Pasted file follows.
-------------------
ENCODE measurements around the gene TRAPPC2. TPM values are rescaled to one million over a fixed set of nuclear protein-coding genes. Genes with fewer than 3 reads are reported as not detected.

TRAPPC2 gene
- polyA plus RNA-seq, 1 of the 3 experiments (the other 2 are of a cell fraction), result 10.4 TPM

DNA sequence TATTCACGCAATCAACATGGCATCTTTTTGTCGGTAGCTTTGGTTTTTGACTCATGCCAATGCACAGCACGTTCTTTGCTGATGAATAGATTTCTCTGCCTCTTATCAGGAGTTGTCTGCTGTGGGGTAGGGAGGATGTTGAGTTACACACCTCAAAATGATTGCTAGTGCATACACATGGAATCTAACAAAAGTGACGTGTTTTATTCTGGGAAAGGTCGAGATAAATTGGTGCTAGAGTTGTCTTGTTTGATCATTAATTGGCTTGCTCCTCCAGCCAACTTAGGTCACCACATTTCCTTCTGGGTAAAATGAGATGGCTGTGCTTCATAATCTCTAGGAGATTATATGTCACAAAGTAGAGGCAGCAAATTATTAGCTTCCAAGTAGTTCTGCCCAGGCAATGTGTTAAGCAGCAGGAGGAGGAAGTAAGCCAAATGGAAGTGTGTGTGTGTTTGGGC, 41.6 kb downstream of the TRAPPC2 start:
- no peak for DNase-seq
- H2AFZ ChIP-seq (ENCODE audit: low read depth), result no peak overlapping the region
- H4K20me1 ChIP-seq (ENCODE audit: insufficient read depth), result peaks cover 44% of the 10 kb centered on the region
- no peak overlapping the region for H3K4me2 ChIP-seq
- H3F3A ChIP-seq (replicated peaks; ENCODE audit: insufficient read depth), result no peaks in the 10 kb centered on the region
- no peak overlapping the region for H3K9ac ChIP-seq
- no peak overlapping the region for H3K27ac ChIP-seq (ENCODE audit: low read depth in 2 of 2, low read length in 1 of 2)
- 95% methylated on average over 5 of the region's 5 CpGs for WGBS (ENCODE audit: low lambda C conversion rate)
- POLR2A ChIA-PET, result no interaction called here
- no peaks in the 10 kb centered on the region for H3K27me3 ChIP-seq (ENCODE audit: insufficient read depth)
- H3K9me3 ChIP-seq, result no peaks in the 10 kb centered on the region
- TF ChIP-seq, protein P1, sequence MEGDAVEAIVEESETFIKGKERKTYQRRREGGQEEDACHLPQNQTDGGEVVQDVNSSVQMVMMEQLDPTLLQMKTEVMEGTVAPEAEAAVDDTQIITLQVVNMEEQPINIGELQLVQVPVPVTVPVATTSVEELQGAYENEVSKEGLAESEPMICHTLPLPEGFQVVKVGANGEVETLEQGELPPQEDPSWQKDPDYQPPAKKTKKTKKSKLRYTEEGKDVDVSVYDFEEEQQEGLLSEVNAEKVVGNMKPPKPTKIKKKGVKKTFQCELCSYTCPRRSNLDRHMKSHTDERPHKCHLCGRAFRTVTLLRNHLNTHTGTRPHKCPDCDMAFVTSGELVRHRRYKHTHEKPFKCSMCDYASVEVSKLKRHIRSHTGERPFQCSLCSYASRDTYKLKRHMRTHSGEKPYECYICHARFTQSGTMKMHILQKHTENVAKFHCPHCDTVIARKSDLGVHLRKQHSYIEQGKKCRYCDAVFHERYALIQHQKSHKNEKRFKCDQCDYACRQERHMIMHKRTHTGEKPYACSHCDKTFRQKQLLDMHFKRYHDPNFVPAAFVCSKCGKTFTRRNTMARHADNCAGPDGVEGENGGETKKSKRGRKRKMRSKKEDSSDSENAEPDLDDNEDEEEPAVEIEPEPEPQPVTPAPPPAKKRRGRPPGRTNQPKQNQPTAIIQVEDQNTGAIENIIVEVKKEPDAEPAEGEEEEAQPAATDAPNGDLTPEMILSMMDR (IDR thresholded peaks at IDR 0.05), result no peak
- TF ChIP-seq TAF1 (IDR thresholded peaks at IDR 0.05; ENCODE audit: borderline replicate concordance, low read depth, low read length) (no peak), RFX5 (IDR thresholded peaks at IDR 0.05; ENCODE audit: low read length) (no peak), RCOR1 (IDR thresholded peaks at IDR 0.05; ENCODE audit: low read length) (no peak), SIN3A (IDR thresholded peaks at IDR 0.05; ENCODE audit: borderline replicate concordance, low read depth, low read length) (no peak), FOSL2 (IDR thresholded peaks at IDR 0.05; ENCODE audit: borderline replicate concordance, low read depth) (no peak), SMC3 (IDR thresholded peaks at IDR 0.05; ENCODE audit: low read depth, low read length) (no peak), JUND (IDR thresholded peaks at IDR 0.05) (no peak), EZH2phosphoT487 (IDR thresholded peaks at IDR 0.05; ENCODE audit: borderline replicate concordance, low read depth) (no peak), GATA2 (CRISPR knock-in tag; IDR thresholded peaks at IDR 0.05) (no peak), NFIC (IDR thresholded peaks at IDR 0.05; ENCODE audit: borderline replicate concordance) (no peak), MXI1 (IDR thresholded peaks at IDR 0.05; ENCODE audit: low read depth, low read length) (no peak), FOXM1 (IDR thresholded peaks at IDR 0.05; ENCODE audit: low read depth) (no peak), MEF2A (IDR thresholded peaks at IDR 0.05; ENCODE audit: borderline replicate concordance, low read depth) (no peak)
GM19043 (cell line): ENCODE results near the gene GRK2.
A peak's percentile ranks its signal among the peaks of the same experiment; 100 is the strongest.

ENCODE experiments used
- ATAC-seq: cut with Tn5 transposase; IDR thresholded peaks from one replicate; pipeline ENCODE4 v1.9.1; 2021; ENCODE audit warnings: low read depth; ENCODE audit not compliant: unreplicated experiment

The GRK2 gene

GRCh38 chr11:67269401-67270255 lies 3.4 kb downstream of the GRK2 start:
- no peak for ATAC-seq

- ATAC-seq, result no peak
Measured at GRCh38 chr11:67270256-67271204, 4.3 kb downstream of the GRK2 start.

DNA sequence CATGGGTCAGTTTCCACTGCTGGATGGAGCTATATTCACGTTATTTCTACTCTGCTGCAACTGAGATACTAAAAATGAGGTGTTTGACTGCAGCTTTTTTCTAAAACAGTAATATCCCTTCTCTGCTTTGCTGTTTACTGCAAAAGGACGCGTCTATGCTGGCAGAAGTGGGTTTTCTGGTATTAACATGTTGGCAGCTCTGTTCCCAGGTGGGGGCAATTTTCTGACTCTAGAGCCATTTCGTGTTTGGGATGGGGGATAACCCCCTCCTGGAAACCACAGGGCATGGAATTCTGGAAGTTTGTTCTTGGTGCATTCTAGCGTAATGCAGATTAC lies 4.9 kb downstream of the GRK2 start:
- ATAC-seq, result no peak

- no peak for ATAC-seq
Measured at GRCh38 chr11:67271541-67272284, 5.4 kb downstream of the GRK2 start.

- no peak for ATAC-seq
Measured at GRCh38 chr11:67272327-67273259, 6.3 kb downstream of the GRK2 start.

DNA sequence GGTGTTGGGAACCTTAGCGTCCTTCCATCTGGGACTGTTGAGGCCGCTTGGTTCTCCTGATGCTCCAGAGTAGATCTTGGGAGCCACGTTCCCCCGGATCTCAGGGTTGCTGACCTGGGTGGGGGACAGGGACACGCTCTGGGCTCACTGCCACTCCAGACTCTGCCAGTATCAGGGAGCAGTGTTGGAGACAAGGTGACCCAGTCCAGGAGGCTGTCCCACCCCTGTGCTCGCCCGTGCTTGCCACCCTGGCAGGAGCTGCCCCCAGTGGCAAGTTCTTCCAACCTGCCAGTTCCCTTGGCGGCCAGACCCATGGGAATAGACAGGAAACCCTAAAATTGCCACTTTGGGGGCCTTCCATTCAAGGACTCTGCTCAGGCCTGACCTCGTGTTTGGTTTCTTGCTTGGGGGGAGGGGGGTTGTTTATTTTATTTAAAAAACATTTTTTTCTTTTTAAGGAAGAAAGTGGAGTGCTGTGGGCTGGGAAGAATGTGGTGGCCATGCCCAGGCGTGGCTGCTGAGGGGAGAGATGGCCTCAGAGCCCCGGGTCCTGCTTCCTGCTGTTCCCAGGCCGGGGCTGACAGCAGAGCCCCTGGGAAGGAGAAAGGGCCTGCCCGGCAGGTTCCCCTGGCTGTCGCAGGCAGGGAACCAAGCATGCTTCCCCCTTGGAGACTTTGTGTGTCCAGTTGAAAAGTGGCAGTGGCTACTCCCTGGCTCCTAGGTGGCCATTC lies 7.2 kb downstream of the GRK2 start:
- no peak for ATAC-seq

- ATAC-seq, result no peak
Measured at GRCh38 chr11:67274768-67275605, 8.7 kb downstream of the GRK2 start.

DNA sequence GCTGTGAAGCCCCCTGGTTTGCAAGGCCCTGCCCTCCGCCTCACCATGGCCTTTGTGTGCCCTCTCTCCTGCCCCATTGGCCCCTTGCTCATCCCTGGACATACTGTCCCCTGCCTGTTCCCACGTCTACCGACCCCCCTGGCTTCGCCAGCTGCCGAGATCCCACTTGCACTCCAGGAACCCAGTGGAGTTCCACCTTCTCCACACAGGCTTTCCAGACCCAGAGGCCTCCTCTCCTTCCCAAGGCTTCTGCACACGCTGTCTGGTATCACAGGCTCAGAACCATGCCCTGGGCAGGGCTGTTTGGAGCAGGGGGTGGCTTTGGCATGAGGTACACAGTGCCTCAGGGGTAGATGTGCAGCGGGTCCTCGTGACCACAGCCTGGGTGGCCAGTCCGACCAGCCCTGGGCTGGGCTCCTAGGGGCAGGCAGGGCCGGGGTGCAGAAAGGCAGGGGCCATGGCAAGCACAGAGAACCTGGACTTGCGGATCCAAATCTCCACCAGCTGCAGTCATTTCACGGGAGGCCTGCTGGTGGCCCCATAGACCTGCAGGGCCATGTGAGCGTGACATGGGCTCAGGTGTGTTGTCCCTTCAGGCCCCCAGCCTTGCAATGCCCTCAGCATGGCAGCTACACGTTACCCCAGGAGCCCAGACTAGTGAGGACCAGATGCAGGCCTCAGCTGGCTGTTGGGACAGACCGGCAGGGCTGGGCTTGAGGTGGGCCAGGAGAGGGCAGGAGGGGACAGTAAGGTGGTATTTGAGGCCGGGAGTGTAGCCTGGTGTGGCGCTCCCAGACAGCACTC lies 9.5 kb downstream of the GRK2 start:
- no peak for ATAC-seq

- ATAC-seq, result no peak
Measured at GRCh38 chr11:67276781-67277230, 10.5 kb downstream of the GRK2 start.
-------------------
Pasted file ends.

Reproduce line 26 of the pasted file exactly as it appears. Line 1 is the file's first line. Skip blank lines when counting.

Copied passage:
Measured at GRCh38 chr11:67270256-67271204, 4.3 kb downstream of the GRK2 start.